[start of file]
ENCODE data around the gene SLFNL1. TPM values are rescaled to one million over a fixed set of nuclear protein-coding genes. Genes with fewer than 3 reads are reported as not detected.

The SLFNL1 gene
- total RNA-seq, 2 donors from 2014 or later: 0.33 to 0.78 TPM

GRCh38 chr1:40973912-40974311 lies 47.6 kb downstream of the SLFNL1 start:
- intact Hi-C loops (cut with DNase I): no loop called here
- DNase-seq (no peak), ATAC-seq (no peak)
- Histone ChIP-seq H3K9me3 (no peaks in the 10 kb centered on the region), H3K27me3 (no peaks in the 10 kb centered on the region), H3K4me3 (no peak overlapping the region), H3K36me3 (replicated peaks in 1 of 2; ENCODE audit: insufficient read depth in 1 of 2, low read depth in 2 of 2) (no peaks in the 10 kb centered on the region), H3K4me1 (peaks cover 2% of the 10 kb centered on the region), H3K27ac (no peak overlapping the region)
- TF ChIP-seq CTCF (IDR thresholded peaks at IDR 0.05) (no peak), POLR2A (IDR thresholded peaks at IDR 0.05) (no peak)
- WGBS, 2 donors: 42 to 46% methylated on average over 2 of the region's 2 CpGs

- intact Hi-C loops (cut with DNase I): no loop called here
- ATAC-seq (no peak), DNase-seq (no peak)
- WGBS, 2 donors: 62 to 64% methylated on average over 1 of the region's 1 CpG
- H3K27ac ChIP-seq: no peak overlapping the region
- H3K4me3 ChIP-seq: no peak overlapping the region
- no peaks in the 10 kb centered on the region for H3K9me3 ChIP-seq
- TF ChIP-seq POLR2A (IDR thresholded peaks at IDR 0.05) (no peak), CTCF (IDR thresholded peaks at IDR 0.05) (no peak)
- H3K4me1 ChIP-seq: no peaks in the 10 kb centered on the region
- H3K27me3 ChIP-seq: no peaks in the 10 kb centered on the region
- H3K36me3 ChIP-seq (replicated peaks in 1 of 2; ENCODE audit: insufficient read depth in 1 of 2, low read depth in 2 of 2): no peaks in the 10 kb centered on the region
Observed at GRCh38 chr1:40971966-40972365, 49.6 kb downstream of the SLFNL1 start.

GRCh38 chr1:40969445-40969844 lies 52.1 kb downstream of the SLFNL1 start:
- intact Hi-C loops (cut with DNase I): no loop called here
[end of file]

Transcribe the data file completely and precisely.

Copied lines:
ENCODE data around the gene SLFNL1. TPM values are rescaled to one million over a fixed set of nuclear protein-coding genes. Genes with fewer than 3 reads are reported as not detected.

The SLFNL1 gene
- total RNA-seq, 2 donors from 2014 or later: 0.33 to 0.78 TPM

GRCh38 chr1:40973912-40974311 lies 47.6 kb downstream of the SLFNL1 start:
- intact Hi-C loops (cut with DNase I): no loop called here
- DNase-seq (no peak), ATAC-seq (no peak)
- Histone ChIP-seq H3K9me3 (no peaks in the 10 kb centered on the region), H3K27me3 (no peaks in the 10 kb centered on the region), H3K4me3 (no peak overlapping the region), H3K36me3 (replicated peaks in 1 of 2; ENCODE audit: insufficient read depth in 1 of 2, low read depth in 2 of 2) (no peaks in the 10 kb centered on the region), H3K4me1 (peaks cover 2% of the 10 kb centered on the region), H3K27ac (no peak overlapping the region)
- TF ChIP-seq CTCF (IDR thresholded peaks at IDR 0.05) (no peak), POLR2A (IDR thresholded peaks at IDR 0.05) (no peak)
- WGBS, 2 donors: 42 to 46% methylated on average over 2 of the region's 2 CpGs

- intact Hi-C loops (cut with DNase I): no loop called here
- ATAC-seq (no peak), DNase-seq (no peak)
- WGBS, 2 donors: 62 to 64% methylated on average over 1 of the region's 1 CpG
- H3K27ac ChIP-seq: no peak overlapping the region
- H3K4me3 ChIP-seq: no peak overlapping the region
- no peaks in the 10 kb centered on the region for H3K9me3 ChIP-seq
- TF ChIP-seq POLR2A (IDR thresholded peaks at IDR 0.05) (no peak), CTCF (IDR thresholded peaks at IDR 0.05) (no peak)
- H3K4me1 ChIP-seq: no peaks in the 10 kb centered on the region
- H3K27me3 ChIP-seq: no peaks in the 10 kb centered on the region
- H3K36me3 ChIP-seq (replicated peaks in 1 of 2; ENCODE audit: insufficient read depth in 1 of 2, low read depth in 2 of 2): no peaks in the 10 kb centered on the region
Observed at GRCh38 chr1:40971966-40972365, 49.6 kb downstream of the SLFNL1 start.

GRCh38 chr1:40969445-40969844 lies 52.1 kb downstream of the SLFNL1 start:
- intact Hi-C loops (cut with DNase I): no loop called here